Today marks 160 years since the end of the Crimean War, the most important Great Power conflict fought between the end of the Napoleonic Wars in 1815 and the outbreak of World War One in 1914.
The war took place mainly on the Crimean Peninsula between an alliance of Britain, France, Turkey and Sardinia on one side, and Russia on the other. Beginning in 1853, the immediate cause of the conflict resulted from religious tensions in the Middle East, including a dispute between Russia and France over the privileges of the Russian Orthodox and Roman Catholic churches in the Holy Land. The Holy Land was then part of the Ottoman Empire ruled by Turkey and Tsar Nicholas I demanded that the Turks resolve the dispute in favour of the Orthodox Church. Nicholas’ demands, however, were not met, leading to the mobilisation of Russian forces against Turkey.
Turkey, by this time, was beginning to lose its grip on its empire and both Britain and France were concerned about Russian expansion and the potential danger posed to their trade routes. Turkey declared war on Russia on 5 October 1853, in response to initial Russian operations. The following month the Russian Black Sea fleet destroyed a Turkish squadron at Sinope, on Turkey’s Black Sea coast. The British and French responded by aligning themselves with Turkey and both declared war on Russia in March 1854.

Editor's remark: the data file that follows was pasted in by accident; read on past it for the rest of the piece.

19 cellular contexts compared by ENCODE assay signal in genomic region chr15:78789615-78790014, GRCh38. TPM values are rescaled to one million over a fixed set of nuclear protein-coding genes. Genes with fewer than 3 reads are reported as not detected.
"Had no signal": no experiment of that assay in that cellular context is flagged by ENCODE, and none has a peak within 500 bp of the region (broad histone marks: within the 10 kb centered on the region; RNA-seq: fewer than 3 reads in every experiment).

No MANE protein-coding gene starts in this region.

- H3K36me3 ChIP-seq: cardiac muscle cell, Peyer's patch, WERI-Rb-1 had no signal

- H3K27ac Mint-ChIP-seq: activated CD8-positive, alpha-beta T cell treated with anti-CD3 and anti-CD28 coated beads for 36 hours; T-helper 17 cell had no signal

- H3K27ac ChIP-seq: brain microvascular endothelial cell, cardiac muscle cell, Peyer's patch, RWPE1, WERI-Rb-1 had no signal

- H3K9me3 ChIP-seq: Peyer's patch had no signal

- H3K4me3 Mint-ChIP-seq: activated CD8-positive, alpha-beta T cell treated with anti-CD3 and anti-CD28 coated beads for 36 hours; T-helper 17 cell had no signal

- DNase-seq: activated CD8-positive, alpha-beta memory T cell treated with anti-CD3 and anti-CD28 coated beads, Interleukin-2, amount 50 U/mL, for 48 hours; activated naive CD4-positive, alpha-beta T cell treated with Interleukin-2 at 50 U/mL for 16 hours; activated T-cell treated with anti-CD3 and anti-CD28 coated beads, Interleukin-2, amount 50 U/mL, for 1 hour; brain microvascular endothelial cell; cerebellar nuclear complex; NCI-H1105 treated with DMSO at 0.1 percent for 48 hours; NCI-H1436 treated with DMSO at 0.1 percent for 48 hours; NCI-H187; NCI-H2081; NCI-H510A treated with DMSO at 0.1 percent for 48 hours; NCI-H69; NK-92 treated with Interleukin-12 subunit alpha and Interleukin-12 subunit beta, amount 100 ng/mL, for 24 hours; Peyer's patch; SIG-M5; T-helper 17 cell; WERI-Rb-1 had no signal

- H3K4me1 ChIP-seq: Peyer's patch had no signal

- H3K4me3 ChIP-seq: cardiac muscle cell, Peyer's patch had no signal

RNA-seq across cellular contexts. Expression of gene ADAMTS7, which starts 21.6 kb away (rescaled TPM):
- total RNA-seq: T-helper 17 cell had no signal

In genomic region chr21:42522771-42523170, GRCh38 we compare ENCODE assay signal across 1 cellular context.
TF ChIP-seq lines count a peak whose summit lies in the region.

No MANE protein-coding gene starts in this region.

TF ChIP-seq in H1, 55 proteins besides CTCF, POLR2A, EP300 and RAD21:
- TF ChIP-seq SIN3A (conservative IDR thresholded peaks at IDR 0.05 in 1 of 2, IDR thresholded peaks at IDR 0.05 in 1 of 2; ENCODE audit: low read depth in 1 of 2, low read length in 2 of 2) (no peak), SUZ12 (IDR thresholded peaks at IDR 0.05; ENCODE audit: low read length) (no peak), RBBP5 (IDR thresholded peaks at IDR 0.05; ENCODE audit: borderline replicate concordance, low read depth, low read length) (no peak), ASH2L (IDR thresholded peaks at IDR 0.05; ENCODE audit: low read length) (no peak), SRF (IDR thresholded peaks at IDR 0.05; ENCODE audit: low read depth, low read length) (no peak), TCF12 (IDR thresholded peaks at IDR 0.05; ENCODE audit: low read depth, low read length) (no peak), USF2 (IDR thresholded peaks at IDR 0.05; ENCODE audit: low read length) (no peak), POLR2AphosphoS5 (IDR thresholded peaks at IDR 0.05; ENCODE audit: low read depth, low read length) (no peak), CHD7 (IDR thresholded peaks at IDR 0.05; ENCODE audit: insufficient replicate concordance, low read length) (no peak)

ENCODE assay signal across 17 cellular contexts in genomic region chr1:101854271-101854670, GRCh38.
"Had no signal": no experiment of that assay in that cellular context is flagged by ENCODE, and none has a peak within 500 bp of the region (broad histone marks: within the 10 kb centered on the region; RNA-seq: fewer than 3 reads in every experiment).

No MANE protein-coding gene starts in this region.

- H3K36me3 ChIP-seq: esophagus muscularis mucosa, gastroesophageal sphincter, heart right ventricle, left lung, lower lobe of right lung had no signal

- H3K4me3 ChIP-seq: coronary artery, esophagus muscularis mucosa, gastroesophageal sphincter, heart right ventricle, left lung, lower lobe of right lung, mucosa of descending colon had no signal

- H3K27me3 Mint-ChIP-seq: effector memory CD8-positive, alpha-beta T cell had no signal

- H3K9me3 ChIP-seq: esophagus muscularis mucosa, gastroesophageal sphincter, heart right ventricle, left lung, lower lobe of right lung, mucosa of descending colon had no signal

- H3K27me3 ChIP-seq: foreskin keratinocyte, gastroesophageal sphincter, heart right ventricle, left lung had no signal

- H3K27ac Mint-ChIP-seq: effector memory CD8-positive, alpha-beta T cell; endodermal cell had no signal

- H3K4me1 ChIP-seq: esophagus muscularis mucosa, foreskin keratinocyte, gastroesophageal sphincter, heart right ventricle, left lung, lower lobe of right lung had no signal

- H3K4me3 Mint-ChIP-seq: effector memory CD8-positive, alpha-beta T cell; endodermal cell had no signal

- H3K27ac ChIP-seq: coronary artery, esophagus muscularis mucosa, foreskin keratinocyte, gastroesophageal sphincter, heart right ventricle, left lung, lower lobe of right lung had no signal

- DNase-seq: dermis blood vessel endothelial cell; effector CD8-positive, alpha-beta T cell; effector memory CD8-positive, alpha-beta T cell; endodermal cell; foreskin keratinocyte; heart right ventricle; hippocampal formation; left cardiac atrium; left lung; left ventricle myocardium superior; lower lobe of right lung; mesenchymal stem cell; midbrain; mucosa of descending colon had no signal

An allied army of over 60,000 British, French and Turkish troops was initially stationed in Turkey, ready to defend Istanbul from attack. In a letter from Major Edward Wellesley to his wife, Annot, dated 4 May 1854, he complains of the inexperience of staff and attendant confusion of arrangements as the British and French forces set up their bases in the Bosphorus:
A number of our Artillery Transports are hourly arriving and are stationed about 4 miles from here, the bustle and confusion attendant on all these arrivals are immense more particularly as all the staff nearly are new and there is too much discussion and too little actual work. You can imagine I have had enough to do and undo.
[MS 63 A904/4/18]
In order to strengthen their naval supremacy, the allies adopted a plan to land in the Crimea and conduct an all-out attack on Russian forces in the region, with the aim of seizing the naval base at Sebastopol and destroying the fleet and dockyard. In mid-September 1854, the joint allied invasion force landed at Kalamatia Bay. In order to advance on Sebastopol, the allies first had to cross the River Alma and attack heavily defended Russian positions on higher ground. With the advantage of new rifled muskets, together with superior skill and numbers, the allies were able to conduct a powerful offensive and force the Russians to flee their positions.
However, they failed to pursue the Russians directly, losing an opportunity to easily capture Sebastopol. This provided time for the Russians to fortify the city and stage two flank attacks. The first of these took place on 25 October, with Russian forces moving towards the British position at Balaclava. The Battle of Balaclava is best remembered for the infamous ‘Charge of the Light Brigade’ in which miscommunication in the chain of command led to the British Light Brigade conducting a frontal assault against well-fortified Russian artillery. The brigade suffered heavy casualties under a bombardment of direct fire. While criticised as a major blunder at the time, the charge also came to symbolise the valour and bravery of the British cavalry. The result of the battle was indecisive, with the Russians failing to break through the British lines. A further attempt was made to defeat the British with a surprise attack at Inkerman on 5 November 1854. The intense fighting resulted in massive losses, mostly on the Russian side, and ended with the allied troops continuing to hold their ground.